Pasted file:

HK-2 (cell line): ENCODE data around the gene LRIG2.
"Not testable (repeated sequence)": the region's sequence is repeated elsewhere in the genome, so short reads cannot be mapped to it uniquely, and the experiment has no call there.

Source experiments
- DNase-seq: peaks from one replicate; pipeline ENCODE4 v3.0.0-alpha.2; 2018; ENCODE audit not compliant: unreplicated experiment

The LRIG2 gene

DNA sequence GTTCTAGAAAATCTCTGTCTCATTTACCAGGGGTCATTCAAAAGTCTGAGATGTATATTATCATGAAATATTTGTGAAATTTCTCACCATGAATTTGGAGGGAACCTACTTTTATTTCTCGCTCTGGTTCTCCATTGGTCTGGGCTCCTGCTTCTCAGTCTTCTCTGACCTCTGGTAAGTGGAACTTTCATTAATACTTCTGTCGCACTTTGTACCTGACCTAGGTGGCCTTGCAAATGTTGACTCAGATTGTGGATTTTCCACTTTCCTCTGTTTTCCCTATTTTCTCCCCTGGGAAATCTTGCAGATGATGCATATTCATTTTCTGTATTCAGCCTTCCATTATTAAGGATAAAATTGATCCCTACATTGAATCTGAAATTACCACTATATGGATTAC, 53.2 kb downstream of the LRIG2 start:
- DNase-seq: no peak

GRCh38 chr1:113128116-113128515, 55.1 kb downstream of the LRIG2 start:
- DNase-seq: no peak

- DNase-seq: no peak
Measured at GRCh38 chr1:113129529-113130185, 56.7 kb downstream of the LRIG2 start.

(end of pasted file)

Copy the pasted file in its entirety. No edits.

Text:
HK-2 (cell line): ENCODE data around the gene LRIG2.
"Not testable (repeated sequence)": the region's sequence is repeated elsewhere in the genome, so short reads cannot be mapped to it uniquely, and the experiment has no call there.

Source experiments
- DNase-seq: peaks from one replicate; pipeline ENCODE4 v3.0.0-alpha.2; 2018; ENCODE audit not compliant: unreplicated experiment

The LRIG2 gene

DNA sequence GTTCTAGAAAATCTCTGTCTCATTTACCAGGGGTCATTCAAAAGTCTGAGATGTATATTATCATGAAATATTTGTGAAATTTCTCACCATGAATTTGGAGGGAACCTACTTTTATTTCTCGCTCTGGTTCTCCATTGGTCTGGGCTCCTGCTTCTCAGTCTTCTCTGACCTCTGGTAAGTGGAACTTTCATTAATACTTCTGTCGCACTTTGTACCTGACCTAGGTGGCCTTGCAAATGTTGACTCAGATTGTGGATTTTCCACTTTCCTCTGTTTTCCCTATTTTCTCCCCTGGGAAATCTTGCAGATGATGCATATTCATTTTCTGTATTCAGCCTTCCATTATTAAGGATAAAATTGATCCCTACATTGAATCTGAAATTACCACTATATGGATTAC, 53.2 kb downstream of the LRIG2 start:
- DNase-seq: no peak

GRCh38 chr1:113128116-113128515, 55.1 kb downstream of the LRIG2 start:
- DNase-seq: no peak

- DNase-seq: no peak
Measured at GRCh38 chr1:113129529-113130185, 56.7 kb downstream of the LRIG2 start.